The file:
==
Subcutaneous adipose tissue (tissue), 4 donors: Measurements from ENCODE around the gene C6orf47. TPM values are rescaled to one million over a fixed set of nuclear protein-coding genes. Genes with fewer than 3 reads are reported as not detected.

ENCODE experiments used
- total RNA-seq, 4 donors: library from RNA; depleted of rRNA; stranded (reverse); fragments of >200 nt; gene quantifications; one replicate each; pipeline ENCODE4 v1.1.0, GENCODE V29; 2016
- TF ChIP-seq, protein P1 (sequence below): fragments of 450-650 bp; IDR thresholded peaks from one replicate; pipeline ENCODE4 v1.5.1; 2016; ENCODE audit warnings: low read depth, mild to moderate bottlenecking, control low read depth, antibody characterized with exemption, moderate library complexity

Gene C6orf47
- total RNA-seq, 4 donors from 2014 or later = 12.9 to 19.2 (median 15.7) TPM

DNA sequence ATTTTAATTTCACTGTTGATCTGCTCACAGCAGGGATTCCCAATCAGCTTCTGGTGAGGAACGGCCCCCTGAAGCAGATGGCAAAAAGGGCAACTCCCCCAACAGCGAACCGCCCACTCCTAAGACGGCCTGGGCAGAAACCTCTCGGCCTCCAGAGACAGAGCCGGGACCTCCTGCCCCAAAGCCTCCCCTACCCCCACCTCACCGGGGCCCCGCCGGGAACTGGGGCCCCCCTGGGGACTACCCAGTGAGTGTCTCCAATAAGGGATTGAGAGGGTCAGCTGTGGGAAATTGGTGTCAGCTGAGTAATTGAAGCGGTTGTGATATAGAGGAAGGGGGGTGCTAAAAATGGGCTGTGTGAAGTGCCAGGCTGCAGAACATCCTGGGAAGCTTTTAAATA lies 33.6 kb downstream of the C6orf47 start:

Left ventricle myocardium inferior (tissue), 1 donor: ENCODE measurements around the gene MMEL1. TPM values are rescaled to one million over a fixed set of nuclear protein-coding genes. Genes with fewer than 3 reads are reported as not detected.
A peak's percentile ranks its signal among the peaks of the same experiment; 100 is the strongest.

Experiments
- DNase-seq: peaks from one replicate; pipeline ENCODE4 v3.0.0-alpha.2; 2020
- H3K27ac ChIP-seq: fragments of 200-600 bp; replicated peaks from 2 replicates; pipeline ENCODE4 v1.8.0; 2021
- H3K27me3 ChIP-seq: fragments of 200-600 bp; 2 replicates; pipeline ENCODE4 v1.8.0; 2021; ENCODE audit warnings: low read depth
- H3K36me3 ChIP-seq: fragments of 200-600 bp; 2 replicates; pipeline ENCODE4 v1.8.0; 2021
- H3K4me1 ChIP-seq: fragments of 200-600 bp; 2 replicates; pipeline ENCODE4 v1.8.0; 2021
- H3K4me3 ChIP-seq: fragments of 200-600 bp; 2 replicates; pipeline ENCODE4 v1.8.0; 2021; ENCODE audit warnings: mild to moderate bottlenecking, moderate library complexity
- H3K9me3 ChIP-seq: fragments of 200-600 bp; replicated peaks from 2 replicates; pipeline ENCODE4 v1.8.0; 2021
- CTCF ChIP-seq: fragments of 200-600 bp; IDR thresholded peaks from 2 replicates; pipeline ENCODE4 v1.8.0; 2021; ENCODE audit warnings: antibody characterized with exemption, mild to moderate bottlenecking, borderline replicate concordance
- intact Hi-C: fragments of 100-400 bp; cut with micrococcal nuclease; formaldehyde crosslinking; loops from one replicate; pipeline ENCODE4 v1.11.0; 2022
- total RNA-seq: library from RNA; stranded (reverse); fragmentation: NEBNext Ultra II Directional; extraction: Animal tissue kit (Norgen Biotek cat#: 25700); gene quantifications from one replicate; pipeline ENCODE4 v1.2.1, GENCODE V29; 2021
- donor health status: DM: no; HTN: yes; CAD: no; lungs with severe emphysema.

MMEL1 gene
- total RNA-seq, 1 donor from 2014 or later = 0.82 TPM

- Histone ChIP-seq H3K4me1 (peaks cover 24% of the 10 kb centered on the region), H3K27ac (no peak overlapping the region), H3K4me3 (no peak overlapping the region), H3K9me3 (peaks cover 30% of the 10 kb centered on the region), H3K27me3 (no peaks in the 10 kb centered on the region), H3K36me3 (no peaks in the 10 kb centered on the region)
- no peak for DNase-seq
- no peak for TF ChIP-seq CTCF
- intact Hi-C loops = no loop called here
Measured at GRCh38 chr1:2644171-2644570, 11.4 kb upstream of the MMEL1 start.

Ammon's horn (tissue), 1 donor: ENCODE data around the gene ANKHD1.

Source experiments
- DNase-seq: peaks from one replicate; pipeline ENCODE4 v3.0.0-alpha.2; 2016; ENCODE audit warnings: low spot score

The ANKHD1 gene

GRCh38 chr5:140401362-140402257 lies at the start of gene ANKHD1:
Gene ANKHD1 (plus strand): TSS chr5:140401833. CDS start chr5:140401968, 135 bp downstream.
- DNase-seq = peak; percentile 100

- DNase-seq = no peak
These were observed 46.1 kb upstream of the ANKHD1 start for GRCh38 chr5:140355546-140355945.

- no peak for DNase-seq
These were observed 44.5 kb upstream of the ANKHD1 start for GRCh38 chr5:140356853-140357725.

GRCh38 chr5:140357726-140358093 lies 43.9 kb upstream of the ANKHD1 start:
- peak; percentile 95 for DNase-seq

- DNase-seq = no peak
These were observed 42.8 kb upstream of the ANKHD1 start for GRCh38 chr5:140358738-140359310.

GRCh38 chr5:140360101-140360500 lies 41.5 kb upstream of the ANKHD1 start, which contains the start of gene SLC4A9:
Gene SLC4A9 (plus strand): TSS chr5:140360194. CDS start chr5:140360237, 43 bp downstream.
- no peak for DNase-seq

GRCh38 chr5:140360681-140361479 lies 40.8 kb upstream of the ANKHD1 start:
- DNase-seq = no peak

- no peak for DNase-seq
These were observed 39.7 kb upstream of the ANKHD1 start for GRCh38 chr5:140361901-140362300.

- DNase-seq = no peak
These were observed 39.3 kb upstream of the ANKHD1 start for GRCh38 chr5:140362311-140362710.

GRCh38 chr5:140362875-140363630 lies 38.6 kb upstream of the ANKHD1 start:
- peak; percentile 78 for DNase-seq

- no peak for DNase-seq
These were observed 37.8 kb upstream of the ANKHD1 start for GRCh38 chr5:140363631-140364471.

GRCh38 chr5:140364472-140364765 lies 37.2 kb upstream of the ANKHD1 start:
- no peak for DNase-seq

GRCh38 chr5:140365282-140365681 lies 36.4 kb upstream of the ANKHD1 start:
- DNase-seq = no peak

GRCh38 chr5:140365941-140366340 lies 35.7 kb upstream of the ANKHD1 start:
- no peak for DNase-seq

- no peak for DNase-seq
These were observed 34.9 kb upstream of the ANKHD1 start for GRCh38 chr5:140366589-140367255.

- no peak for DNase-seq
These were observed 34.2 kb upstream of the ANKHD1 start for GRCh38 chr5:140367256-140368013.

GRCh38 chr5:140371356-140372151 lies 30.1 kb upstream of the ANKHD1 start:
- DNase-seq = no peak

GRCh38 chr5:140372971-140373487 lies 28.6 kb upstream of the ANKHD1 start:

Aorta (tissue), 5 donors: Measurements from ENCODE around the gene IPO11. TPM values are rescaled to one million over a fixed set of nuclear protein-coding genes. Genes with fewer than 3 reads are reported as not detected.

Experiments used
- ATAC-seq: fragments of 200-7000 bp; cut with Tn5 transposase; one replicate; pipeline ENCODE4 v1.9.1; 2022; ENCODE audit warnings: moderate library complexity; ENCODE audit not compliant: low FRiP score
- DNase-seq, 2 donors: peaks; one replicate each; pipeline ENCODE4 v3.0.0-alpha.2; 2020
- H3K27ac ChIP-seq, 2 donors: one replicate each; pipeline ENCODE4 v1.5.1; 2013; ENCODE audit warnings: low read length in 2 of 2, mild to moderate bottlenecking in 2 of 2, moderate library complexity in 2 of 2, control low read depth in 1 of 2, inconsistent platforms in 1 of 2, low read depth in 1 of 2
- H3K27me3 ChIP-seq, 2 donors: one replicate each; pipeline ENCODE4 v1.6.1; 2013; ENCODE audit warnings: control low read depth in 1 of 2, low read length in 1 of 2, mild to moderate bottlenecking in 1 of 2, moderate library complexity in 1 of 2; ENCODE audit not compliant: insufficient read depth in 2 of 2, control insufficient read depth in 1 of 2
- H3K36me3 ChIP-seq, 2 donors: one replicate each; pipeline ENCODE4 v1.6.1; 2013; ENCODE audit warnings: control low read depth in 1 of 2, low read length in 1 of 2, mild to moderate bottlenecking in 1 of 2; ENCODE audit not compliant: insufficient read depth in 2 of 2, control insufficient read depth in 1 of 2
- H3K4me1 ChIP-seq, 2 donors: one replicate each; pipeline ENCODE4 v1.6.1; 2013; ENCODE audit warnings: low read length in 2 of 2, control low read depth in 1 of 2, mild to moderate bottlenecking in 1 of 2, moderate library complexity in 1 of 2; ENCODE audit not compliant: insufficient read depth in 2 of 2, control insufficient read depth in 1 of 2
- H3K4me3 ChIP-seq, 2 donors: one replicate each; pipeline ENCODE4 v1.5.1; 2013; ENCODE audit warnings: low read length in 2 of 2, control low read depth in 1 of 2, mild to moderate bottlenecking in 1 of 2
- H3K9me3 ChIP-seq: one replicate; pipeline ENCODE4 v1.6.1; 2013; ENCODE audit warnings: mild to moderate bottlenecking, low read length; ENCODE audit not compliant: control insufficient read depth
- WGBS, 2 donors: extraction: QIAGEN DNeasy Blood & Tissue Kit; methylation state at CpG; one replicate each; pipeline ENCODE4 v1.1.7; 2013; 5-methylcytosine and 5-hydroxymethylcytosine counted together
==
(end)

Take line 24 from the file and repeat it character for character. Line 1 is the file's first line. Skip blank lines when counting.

- Histone ChIP-seq H3K4me1 (peaks cover 24% of the 10 kb centered on the region), H3K27ac (no peak overlapping the region), H3K4me3 (no peak overlapping the region), H3K9me3 (peaks cover 30% of the 10 kb centered on the region), H3K27me3 (no peaks in the 10 kb centered on the region), H3K36me3 (no peaks in the 10 kb centered on the region)